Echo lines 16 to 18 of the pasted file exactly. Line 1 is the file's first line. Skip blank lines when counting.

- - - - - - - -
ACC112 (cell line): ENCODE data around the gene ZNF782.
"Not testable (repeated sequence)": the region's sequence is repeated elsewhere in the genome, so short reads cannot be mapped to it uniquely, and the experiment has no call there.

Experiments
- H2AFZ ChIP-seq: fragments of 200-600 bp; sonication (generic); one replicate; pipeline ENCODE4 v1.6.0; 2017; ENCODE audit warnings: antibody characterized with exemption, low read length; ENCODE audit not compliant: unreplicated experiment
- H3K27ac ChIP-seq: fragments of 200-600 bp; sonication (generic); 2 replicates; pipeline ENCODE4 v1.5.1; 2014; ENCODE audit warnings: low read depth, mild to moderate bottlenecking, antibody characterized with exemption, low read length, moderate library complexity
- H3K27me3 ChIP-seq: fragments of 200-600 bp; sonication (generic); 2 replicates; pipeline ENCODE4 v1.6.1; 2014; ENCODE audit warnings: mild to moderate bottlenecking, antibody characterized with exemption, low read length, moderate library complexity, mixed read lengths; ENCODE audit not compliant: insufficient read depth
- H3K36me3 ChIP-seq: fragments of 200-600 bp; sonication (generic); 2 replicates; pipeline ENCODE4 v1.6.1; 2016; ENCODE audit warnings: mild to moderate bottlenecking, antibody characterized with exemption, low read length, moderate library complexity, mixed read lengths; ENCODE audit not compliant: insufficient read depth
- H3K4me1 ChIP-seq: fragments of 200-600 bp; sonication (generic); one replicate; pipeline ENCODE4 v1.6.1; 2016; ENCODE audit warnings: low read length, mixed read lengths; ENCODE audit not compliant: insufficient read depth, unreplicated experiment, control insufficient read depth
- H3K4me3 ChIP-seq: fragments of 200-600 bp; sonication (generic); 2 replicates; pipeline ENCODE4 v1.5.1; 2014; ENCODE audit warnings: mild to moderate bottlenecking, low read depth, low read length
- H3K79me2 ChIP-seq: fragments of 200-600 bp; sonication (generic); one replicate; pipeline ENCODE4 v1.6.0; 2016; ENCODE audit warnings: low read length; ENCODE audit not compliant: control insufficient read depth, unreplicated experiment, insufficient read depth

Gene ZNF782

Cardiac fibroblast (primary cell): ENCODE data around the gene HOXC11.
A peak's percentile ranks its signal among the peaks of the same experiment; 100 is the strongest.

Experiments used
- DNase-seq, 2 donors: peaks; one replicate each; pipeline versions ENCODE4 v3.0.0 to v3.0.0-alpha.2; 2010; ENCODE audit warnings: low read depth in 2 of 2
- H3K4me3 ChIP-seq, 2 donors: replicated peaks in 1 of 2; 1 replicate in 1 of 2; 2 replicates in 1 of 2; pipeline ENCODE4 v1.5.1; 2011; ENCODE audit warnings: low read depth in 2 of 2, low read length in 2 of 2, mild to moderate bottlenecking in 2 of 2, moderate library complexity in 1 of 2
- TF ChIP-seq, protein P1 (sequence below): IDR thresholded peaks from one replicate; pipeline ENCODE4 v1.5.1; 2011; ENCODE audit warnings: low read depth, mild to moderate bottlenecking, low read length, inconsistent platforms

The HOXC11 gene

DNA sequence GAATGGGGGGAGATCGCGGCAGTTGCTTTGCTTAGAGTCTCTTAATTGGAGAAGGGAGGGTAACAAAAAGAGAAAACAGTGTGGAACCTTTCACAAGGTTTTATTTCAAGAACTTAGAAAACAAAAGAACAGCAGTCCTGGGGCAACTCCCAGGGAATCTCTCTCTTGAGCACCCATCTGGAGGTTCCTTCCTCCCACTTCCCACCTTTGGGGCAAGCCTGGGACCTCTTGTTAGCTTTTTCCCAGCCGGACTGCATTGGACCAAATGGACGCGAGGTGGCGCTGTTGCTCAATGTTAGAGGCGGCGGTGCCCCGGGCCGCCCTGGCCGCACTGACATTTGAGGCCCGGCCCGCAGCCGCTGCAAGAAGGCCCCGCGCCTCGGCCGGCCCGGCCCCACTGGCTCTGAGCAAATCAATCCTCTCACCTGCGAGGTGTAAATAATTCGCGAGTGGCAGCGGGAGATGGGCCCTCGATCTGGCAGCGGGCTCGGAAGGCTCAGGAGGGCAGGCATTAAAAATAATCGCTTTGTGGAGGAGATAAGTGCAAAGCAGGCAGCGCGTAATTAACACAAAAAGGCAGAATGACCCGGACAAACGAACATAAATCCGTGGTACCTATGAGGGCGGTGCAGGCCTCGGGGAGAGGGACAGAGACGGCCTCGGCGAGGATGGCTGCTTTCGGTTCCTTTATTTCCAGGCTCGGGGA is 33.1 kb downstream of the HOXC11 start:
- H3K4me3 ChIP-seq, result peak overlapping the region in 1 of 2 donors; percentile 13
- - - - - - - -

- H3K4me3 ChIP-seq, 2 donors: replicated peaks in 1 of 2; 1 replicate in 1 of 2; 2 replicates in 1 of 2; pipeline ENCODE4 v1.5.1; 2011; ENCODE audit warnings: low read depth in 2 of 2, low read length in 2 of 2, mild to moderate bottlenecking in 2 of 2, moderate library complexity in 1 of 2
- TF ChIP-seq, protein P1 (sequence below): IDR thresholded peaks from one replicate; pipeline ENCODE4 v1.5.1; 2011; ENCODE audit warnings: low read depth, mild to moderate bottlenecking, low read length, inconsistent platforms

The HOXC11 gene